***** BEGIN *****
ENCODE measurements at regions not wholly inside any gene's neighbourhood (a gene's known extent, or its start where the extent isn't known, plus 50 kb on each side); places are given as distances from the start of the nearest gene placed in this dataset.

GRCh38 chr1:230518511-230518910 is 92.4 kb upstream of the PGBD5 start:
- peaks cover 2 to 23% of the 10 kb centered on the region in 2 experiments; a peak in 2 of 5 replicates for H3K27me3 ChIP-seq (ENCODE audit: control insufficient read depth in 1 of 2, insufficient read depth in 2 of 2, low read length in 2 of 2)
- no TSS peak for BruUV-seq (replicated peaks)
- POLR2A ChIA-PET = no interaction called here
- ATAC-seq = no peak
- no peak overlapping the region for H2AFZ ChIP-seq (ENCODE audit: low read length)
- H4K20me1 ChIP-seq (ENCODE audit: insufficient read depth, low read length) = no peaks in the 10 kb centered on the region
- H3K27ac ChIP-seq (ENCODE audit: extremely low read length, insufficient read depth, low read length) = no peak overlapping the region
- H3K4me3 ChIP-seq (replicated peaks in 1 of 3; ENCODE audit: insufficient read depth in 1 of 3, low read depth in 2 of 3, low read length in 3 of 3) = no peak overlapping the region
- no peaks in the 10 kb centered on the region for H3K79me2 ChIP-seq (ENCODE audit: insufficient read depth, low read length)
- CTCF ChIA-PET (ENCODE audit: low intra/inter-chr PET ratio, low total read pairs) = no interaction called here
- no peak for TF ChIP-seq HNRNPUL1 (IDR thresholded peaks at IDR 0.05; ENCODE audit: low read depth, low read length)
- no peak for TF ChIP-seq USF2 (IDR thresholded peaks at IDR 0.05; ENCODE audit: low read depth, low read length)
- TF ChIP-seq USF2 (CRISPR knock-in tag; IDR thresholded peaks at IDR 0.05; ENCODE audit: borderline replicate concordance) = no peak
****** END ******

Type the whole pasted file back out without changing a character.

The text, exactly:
ENCODE measurements at regions not wholly inside any gene's neighbourhood (a gene's known extent, or its start where the extent isn't known, plus 50 kb on each side); places are given as distances from the start of the nearest gene placed in this dataset.

GRCh38 chr1:230518511-230518910 is 92.4 kb upstream of the PGBD5 start:
- peaks cover 2 to 23% of the 10 kb centered on the region in 2 experiments; a peak in 2 of 5 replicates for H3K27me3 ChIP-seq (ENCODE audit: control insufficient read depth in 1 of 2, insufficient read depth in 2 of 2, low read length in 2 of 2)
- no TSS peak for BruUV-seq (replicated peaks)
- POLR2A ChIA-PET = no interaction called here
- ATAC-seq = no peak
- no peak overlapping the region for H2AFZ ChIP-seq (ENCODE audit: low read length)
- H4K20me1 ChIP-seq (ENCODE audit: insufficient read depth, low read length) = no peaks in the 10 kb centered on the region
- H3K27ac ChIP-seq (ENCODE audit: extremely low read length, insufficient read depth, low read length) = no peak overlapping the region
- H3K4me3 ChIP-seq (replicated peaks in 1 of 3; ENCODE audit: insufficient read depth in 1 of 3, low read depth in 2 of 3, low read length in 3 of 3) = no peak overlapping the region
- no peaks in the 10 kb centered on the region for H3K79me2 ChIP-seq (ENCODE audit: insufficient read depth, low read length)
- CTCF ChIA-PET (ENCODE audit: low intra/inter-chr PET ratio, low total read pairs) = no interaction called here
- no peak for TF ChIP-seq HNRNPUL1 (IDR thresholded peaks at IDR 0.05; ENCODE audit: low read depth, low read length)
- no peak for TF ChIP-seq USF2 (IDR thresholded peaks at IDR 0.05; ENCODE audit: low read depth, low read length)
- TF ChIP-seq USF2 (CRISPR knock-in tag; IDR thresholded peaks at IDR 0.05; ENCODE audit: borderline replicate concordance) = no peak